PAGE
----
During the years 1866-72 there is no mention of Barrington in official records and what he got up to is unknown. Perhaps he spent some time at sea; after all, in 1875, when marrying Isabella Smith, he did say that his occupation was mariner. On the face of it, however, there is no more reason to believe that than the other claims he made on that occasion, namely, that he came from Ireland (County Cork, he was to specify later), where his father was a doctor of medicine and his mother came from the Montague family.24

What is certain, on the other hand, is that in 1873, in Melbourne, he fathered a son by a young woman – all of Barrington’s women were young when they became involved with him – called Sarah Gee. At its birth, on 18 June 1873, the baby’s name was registered as Montague Charles Gee; it was labeled ‘Illegitimate’ and the father not identified.25 Some time later, however, the child’s name was changed, presumably unofficially, to Alpheus John Barrington. We know this only from the documentation relating to the boy’s death, which occurred seven years later, as discussed below.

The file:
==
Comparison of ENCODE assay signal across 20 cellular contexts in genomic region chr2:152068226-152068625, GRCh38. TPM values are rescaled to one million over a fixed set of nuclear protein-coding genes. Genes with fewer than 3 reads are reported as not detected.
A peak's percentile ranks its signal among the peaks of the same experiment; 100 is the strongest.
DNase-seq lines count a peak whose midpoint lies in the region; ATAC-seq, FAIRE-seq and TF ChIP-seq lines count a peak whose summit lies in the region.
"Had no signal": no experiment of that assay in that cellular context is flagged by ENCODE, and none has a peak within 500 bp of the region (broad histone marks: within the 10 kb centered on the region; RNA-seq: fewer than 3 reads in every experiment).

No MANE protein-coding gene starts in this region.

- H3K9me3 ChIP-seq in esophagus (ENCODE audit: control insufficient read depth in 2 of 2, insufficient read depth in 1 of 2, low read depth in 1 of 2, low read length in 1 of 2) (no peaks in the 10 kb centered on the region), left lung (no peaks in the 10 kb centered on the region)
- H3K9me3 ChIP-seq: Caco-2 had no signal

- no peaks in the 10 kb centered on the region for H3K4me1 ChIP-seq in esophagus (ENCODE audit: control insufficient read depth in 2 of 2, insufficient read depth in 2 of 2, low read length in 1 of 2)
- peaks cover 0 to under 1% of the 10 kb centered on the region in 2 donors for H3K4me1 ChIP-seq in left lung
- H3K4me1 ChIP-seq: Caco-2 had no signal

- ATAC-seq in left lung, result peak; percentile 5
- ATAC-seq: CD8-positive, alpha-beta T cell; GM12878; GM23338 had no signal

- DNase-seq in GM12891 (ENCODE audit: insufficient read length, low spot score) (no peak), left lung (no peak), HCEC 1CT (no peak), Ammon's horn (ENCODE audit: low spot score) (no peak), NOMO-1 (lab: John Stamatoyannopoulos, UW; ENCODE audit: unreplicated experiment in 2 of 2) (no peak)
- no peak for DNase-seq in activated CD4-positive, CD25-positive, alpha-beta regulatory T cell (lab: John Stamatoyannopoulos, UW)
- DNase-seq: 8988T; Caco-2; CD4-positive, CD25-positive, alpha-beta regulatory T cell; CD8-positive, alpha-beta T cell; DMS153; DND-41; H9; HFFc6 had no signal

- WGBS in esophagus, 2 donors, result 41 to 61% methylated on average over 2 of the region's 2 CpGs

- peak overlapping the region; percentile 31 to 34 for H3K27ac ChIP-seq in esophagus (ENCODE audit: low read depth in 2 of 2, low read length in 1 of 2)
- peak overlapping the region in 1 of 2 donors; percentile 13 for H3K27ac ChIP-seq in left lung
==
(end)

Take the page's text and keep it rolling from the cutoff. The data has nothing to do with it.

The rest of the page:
As mentioned earlier, in 1877, two years after marrying Isabella, Barrington (reverting temporarily to the name Alpheus) divorced Elizabeth. His petition to the court makes no mention of the fact that he as well as his adulterous wife had remarried, since presumably this would have required him to explain to the Court his double identity.26 The reason he sought a divorce almost certainly was that his second wife Isabella insisted on it, having learnt about his first marriage and his double identity, and perhaps also his child by Sarah Gee. At least that would explain why Isabella and Albert’s marriage fell apart as quickly as it did.